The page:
Arizona sheriff Joe Arpaio has to go through training on how to avoid racial profiling and unlawful detention, a federal judge in Phoenix ordered Oct. 29.
District Judge G. Murray Snow, who in 2013 ruled that Arpaio had violated Latino drivers’ constitutional rights by having Maricopa County Sheriff’s Office deputies stop Mexican-looking motorists in order to catch possible illegal immigrants, said the sheriff was undermining efforts to get his department to comply with that decision. In it, Judge Snow had held that simply being in the country without authorization is not illegal without “reasonable suspicion” that they entered or stayed illegally, and that “to the extent it uses race as a factor in arriving at reasonable suspicion or forming probable cause to stop or investigate persons of Latino ancestry for being in the country without authorization,” Arpaio’s policy violated the Fourth Amendment and the right to equal protection under the Fourteenth Amendment to the Constitution and Title VI of the Civil Rights Act of 1964.
He prohibited the department from using race as a criterion for making stops and from “lengthening” stops without probable cause in order to look for immigration violations. Arpaio, who in 2008 staged a series of “saturation raids” in the small town of Guadalupe in which hundreds of people were stopped for questioning about their immigration status, told the Associated Press in September that “with the same circumstances, I’d do it all over again.” “I think he’s completely undoing what the MCSO is spending a great deal of time in building,” Judge Snow said. Similar raids in the Phoenix area made the sheriff an icon of the anti-immigrant movement, but they also spawned numerous lawsuits, including the 2007 class-action suit that Judge Snow ruled on. Arpaio’s lawyer, Tim Casey, argued that the sheriff’s statements were his First Amendment right and not relevant to his official duties.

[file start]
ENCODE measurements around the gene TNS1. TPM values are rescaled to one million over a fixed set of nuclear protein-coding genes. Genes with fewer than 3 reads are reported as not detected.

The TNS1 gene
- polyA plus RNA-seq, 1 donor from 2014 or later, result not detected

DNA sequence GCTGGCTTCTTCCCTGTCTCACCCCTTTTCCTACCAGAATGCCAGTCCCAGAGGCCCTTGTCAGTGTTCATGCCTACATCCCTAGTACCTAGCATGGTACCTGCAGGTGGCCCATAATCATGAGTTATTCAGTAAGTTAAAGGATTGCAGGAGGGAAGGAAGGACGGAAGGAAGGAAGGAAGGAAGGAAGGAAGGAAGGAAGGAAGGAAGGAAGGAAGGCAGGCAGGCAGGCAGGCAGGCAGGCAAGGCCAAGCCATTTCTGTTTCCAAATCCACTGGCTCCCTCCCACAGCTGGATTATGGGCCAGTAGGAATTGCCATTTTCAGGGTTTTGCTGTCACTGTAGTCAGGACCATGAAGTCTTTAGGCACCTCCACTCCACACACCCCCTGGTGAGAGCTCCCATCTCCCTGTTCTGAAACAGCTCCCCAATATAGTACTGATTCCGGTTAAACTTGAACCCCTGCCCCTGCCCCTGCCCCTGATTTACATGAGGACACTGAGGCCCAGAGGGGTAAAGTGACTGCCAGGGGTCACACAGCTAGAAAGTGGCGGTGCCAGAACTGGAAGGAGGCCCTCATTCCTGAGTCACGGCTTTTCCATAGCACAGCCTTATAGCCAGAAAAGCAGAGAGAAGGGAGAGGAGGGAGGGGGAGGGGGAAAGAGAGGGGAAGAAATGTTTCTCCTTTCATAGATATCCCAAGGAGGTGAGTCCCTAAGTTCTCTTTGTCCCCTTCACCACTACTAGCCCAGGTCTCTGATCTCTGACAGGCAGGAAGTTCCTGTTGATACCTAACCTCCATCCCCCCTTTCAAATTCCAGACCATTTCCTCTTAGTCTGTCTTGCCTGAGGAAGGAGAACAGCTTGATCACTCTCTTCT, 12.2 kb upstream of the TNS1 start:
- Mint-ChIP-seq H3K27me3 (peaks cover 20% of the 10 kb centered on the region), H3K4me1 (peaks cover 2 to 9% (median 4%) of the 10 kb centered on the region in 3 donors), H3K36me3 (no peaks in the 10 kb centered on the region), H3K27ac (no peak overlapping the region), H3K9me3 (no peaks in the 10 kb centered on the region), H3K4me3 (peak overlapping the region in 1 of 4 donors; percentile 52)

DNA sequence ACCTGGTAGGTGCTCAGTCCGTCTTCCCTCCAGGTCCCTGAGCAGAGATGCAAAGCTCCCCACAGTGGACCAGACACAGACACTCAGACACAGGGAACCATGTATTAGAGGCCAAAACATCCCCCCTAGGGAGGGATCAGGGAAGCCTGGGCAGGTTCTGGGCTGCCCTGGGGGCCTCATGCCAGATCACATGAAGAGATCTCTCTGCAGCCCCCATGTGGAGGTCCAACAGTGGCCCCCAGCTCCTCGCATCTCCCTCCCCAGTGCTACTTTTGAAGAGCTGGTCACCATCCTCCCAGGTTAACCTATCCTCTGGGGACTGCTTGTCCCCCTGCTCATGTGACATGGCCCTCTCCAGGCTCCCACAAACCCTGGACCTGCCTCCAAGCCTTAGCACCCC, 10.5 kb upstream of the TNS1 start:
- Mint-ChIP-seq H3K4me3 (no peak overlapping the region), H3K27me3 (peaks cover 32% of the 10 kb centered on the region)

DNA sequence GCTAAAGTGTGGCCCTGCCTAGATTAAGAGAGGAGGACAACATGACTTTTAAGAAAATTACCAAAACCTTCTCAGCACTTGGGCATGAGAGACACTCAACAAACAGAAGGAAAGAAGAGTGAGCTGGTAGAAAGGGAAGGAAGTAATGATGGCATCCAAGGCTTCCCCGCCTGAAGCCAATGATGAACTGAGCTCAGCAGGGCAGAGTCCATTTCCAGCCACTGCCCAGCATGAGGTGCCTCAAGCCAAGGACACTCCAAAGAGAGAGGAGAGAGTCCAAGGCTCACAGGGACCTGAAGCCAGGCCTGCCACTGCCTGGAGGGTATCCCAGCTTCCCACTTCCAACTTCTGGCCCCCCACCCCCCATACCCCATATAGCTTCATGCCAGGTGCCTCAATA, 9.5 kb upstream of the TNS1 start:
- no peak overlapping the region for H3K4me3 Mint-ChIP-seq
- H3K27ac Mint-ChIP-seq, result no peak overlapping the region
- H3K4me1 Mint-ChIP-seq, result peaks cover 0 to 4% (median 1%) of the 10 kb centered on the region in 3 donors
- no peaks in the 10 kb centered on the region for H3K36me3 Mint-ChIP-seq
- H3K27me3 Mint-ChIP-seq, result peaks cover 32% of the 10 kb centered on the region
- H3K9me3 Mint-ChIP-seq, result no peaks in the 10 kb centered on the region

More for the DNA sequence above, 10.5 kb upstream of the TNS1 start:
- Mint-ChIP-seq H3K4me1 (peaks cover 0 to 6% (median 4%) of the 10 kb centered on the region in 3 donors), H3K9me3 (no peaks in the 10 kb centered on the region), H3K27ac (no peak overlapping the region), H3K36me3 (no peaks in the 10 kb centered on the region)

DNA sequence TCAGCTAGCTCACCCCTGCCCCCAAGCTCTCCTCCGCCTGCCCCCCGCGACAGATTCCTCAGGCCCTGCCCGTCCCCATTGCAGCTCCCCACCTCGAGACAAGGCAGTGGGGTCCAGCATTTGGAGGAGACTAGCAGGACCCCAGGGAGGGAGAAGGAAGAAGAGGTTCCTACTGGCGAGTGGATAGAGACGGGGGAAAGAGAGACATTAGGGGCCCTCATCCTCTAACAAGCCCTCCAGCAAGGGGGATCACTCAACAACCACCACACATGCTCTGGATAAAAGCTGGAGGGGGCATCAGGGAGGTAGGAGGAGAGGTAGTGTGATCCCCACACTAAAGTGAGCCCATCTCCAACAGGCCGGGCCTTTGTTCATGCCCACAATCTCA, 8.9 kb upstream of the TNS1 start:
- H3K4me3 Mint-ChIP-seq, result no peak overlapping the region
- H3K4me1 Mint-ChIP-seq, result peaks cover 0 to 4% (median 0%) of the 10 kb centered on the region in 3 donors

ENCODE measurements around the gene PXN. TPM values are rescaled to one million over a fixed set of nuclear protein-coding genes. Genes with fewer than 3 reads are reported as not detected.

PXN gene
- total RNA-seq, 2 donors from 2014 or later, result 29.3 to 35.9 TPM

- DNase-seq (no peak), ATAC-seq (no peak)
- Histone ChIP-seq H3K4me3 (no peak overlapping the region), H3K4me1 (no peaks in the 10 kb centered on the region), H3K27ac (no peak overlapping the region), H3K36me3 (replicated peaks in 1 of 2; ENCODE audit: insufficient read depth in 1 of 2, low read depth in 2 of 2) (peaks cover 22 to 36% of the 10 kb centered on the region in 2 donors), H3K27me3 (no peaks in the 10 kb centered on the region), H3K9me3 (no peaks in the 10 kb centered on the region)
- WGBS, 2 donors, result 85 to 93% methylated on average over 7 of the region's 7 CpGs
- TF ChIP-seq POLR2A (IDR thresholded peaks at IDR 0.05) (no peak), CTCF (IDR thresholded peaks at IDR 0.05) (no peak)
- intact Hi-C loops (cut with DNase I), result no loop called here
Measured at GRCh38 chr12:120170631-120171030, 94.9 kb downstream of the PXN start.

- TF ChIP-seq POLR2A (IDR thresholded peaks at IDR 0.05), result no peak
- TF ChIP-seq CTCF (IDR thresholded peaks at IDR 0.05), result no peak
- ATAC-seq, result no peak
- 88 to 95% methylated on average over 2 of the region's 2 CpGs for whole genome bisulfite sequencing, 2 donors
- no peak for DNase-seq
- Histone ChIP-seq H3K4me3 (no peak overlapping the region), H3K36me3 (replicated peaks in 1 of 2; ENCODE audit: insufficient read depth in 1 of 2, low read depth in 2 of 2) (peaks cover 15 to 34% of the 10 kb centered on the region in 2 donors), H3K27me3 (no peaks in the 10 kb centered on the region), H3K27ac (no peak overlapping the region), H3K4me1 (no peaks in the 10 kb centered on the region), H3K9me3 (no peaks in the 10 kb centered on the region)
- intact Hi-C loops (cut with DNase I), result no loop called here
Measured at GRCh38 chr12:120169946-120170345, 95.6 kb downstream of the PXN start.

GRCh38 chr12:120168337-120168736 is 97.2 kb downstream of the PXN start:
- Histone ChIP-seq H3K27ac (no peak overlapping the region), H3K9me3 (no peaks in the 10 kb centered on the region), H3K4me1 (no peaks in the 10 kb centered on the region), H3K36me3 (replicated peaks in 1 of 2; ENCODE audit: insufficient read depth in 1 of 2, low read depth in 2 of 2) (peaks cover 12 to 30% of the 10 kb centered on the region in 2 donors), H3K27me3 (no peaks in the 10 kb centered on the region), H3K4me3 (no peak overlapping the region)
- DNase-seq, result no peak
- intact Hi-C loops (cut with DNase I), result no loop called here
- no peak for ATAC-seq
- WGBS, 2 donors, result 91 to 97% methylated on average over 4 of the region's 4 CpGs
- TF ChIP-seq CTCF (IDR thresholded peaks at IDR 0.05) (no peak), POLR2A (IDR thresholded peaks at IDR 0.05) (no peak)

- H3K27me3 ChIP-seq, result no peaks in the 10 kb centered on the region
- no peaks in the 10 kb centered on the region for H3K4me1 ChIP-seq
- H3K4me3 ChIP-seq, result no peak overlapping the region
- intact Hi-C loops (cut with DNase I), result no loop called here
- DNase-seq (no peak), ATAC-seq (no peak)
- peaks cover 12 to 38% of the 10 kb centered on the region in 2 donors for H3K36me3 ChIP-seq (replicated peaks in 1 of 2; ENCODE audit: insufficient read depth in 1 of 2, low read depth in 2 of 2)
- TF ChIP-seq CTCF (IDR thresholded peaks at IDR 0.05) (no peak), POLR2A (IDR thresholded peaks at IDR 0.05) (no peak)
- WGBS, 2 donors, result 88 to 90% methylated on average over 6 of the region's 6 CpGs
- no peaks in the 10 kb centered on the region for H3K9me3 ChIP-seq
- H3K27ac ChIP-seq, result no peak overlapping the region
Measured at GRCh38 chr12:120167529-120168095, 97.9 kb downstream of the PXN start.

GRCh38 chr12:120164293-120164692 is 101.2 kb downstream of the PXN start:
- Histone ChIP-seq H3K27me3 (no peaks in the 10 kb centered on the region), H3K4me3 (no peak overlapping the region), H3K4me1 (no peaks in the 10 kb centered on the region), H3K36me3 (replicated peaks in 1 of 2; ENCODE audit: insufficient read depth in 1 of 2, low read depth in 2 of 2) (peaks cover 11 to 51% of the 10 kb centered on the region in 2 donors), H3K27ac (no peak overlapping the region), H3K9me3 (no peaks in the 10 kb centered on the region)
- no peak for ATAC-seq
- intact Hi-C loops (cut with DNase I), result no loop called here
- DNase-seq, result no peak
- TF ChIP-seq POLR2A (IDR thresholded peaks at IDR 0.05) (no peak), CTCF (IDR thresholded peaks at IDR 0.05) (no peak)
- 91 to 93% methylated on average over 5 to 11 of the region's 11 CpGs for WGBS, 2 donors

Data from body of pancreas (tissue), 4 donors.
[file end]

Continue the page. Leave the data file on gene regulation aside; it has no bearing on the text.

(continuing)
Cecillia Wang of the American Civil Liberties Union Immigrants’ Rights Project, the lawyer for the plaintiffs, responded that Arpaio should be held in contempt if he continues such behavior. “He needs to know that there will be consequences for his actions,” she said after the hearing. The raids were carried out under the federal Immigration and Nationality Act. The Department of Homeland Security authorized the Maricopa County sheriff’s office to enforce it under Section 287(g), which lets local law enforcement arrest people for immigration violations, and both agencies drew up guidelines that officers should “consider race or ‘Mexican ancestry’ as one factor among others.'” That authorization was later revoked, but the department continued the saturaton patrols. The training Arpaio will have to go through is the same as that Judge Snow ordered for his deputies in 2013.